Was the Catholic Church Justified in Kidnapping a Jewish Child?

In 1858, in the city of Bologna—then part of the Papal States—a Catholic servant secretly baptized six-year-old Edgardo Mortara, the ailing son of the Jewish family that employed her, believing that the ritual could cure him of his illness. When the authorities found out that a child whom they deemed a Christian was now being raised by a Jewish family, they kidnapped him. Pope Pius IX, despite the pleas of Edgardo’s family and the subsequent international outcry, personally intervened to ensure that the kidnapped child would be kept from his parents. In a recent essay, a Dominican priest has defended Pius IX’s decision. Joseph Shaw, the chairman of the Latin Mass Society, takes issue with this defense:

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Read more at LMS Chairman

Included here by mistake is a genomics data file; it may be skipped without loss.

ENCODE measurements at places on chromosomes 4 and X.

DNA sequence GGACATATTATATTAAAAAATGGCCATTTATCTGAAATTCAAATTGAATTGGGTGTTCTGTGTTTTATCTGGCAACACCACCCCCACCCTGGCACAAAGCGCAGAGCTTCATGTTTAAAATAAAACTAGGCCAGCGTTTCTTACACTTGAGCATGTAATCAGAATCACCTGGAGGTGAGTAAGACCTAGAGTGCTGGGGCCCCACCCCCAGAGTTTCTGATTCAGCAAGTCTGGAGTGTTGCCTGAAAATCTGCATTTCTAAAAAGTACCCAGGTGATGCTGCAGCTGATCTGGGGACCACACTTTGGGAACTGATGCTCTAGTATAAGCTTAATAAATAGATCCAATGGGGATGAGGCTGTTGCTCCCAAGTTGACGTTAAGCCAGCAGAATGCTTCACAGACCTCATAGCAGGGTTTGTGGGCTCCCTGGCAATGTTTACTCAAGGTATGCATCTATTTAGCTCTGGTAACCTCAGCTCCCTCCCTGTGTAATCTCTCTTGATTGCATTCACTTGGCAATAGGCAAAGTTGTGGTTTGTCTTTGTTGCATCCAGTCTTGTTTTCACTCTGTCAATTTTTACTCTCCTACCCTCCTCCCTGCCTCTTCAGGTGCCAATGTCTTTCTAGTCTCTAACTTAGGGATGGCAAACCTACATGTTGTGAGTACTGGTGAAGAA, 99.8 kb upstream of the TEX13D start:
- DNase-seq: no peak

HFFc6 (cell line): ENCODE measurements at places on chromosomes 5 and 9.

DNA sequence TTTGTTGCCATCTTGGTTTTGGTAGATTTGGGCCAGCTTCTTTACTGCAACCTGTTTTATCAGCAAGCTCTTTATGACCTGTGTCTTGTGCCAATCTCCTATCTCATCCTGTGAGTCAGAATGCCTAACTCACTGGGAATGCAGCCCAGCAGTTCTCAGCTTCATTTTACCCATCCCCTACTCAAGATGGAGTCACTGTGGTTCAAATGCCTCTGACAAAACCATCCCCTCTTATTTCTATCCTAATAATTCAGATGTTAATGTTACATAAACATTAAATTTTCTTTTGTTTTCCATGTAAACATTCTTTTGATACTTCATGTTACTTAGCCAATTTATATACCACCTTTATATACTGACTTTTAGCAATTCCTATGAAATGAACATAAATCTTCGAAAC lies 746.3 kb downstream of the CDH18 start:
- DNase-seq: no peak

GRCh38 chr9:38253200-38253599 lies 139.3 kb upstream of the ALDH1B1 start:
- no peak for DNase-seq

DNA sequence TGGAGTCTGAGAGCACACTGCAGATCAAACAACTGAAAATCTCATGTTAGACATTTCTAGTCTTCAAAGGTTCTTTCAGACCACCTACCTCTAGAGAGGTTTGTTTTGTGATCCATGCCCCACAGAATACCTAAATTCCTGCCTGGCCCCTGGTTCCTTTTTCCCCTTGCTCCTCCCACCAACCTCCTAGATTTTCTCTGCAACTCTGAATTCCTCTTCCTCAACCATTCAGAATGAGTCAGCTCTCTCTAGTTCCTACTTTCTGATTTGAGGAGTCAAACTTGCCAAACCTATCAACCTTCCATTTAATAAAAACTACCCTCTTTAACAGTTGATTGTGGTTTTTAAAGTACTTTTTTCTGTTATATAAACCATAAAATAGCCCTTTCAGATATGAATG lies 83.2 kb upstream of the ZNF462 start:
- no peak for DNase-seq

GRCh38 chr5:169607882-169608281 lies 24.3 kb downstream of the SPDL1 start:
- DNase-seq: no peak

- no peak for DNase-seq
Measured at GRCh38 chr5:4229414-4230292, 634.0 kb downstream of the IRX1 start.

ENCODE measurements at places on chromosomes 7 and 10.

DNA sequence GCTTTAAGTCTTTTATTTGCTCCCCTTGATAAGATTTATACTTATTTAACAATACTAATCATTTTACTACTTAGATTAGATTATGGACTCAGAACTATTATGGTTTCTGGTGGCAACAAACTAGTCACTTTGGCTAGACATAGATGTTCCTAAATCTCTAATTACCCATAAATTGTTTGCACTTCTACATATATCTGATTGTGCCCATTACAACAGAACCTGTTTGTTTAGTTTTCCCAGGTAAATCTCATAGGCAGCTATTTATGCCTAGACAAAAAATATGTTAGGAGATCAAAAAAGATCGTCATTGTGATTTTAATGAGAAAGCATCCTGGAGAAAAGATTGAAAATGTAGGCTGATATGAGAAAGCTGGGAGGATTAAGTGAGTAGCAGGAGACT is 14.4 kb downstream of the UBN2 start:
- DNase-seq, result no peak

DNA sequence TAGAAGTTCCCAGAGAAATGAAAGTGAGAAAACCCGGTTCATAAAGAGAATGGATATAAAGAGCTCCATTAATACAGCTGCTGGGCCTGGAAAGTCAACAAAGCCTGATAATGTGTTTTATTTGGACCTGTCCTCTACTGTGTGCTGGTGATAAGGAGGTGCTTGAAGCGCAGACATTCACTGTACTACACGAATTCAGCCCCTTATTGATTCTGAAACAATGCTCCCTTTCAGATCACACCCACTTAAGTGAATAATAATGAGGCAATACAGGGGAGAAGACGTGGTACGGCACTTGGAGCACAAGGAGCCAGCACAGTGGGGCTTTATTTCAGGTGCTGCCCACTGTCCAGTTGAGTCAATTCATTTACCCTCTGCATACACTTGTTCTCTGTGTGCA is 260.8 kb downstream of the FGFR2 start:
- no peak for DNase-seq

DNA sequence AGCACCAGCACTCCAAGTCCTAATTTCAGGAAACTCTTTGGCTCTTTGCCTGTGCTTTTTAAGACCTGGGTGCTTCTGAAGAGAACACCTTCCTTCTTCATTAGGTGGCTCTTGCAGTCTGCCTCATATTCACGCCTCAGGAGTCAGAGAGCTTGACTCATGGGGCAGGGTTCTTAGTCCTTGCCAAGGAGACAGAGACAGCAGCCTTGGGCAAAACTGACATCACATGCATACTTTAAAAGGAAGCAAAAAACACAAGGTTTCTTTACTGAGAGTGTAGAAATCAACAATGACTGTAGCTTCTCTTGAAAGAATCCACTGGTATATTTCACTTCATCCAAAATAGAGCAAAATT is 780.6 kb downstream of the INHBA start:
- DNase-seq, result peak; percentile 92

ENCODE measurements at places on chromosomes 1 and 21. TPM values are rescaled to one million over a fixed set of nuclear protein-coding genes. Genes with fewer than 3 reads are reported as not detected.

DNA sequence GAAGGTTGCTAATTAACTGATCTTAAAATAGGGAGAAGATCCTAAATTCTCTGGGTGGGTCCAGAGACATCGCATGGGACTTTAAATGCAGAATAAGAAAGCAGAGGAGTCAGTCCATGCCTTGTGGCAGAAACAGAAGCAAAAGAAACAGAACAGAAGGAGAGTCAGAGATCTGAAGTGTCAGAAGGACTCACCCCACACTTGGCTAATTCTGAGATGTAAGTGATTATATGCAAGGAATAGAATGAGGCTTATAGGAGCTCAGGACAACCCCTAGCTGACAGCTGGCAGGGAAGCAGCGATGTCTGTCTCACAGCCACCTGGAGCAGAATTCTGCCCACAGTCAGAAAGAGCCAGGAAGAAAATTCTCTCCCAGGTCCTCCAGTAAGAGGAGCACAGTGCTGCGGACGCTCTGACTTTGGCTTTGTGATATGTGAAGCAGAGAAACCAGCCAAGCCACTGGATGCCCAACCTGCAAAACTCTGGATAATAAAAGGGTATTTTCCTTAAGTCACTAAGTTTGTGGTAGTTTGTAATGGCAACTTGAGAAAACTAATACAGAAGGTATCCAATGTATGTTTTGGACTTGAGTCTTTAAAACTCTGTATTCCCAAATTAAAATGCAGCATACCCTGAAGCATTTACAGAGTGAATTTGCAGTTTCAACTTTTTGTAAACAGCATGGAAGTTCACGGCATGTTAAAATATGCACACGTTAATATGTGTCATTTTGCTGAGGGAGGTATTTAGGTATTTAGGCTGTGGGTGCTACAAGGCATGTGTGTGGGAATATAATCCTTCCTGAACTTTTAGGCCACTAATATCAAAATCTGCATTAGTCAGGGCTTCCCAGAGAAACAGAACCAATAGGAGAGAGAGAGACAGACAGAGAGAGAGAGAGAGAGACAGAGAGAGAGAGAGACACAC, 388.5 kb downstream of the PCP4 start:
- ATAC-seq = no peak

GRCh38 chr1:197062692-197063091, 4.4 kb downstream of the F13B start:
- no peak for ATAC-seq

More about: Anti-Semitism, Catholic Church, church and state, Edgaro Mortara, History & Ideas, Italian Jewry, Jewish-Catholic relations

For Sudan, Peace with Israel Marks a National Turning Point

For decades, Sudan has not only been a safe haven for terrorists and an ally of such unsavory regimes as Iran and Qatar, it has also suffered from poverty, a bloody civil war, and a despotic Islamist regime. Its recent decision to make peace with Israel follows on the heels of—and flows from—the end of this long period of misrule. Jonathan Schanzer comments:

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Read more at Washington Times

More about: Israel diplomacy, Sudan, U.S. Foreign policy